UBS: Teva's drug applications lead "truly remarkable"
"Copaxone patent expiration in 2014 is a looming hurdle".
The UBS analysts gave Teva's share a target price of $52, which was 15% above its closing price of $45.39 on Nasdaq on Friday, which gave it a market cap of $40.34 billion. In afternoon trading on the TASE, Teva's share was up 2.1% at NIS 188.10.
UBS analysts gave four reasons for recommending Teva's share. They said, "We like the generics sector as a safe-haven in a global recession, as the macro tailwinds are still positive and Teva is well positioned to increase its market share in the global generics marketplace."
Secondly they added, "Teva has a very strong late-stage paragraph IV pipeline with multiple large visible opportunities that could drive strong earnings growth in 2009 and 2010. Teva now has 201 abbreviated new drug applications ($110 billion in branded sales) pending at FDA, of which 128 are Paragraph IVs, of which Teva believes it is first-to-file (FTF) on 85 products ($53 billion).
"What is truly remarkable is that of the $290 billion US pharma market, management indicated that Teva has abbreviated new drug applications (ANDA) pending that represent 38%, or $110 billion, as well as another 22% or $64 billion in development, and one-fourth of the products in development are for products that are not even on the market yet."
"For example," the UBS analysts observed, "Mylan has 119 ANDAs with 34 FTF products worth $17 billion. This is what we mean by a pipeline that is so much larger than the competition, and the lead continues to grow."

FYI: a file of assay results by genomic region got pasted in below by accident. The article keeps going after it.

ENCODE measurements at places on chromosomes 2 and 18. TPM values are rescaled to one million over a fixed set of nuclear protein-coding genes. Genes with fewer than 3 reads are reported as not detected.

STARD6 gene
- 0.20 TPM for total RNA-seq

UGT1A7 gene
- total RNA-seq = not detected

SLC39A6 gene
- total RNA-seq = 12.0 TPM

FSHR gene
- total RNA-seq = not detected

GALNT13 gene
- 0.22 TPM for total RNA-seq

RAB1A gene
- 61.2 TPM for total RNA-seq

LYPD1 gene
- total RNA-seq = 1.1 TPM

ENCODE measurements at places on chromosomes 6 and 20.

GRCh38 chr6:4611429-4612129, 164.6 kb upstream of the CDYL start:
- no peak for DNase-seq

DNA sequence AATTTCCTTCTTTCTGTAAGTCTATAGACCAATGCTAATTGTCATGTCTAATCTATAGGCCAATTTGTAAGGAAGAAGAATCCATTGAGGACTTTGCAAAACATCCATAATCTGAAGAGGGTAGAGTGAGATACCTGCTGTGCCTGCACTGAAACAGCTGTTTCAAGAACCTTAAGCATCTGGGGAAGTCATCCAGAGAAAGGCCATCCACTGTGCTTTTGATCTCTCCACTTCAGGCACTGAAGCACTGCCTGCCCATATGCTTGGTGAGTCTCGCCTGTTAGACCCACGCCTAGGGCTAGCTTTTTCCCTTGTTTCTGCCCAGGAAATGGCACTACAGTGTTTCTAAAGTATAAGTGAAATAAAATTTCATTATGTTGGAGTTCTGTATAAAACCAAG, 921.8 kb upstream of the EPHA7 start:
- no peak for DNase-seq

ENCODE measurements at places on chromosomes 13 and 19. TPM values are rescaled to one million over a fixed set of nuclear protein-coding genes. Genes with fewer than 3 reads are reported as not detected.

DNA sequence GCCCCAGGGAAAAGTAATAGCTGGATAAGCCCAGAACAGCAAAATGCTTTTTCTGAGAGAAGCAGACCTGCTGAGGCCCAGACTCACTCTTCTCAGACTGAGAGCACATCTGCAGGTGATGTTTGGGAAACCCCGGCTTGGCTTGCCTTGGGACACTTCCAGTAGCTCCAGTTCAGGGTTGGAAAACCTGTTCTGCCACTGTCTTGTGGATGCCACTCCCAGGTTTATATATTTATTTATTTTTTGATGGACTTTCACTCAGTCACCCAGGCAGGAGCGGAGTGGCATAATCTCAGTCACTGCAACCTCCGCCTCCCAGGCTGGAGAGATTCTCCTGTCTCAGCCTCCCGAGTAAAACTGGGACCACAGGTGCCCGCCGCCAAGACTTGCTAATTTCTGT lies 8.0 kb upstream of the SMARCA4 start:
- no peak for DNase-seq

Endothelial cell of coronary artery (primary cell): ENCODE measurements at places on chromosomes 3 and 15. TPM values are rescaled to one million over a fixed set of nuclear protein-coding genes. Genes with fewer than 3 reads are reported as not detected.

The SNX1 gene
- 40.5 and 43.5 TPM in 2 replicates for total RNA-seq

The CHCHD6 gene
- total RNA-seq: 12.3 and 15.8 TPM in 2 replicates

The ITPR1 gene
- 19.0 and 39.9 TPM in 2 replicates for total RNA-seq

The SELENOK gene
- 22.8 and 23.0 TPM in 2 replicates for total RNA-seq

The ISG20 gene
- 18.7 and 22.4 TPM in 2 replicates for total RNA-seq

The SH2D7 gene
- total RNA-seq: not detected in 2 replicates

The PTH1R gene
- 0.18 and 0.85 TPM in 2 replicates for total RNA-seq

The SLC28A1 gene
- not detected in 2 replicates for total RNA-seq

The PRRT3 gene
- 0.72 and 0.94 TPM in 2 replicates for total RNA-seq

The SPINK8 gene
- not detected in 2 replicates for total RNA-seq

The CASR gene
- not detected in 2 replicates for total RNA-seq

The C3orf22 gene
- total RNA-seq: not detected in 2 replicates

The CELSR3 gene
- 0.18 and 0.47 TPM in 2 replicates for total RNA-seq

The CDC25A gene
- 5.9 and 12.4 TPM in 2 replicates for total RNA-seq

The third reason for buying Teva given by UBS was, "We have unusually good visibility into a strong 2010 (30-35% EPS growth) driven by better economics on Copaxone and the planned launch of generic Effexor ER."
" We assume that Copaxone accounted for about 30% of corporate EPS in 2008 and that it will account for about 28% in 2009 and 32% in 2010. It’s a double-edged sword, with Copaxone becoming such a significant component of incremental growth and total company profitability. The good news is that physicians now view the drug as having the best therapeutic profile with clinical data released over the past few years and thus the drug continues to gain global market share. The bad news is that the hole is getting larger to eventually fill as the patent estate expires in 2014. The company is working on many innovative products that are currently in the pipeline but get little investor attention, and we assume it will be this portfolio and its biogenerics portfolio that ultimately fill this hole.
"We believe oral therapy eventually will have an important role in the market but that concerns that it will replace current injectable therapy, especially Copaxone, are overblown."
Fourth and finally UBS said, "We like the Barr acquisition and believe integration synergies will provide earnings upside over the next few years."
Published by Globes [online], Israel business news - www.globes-online.com - on March 15, 2009
© Copyright of Globes Publisher Itonut (1983) Ltd. 2009
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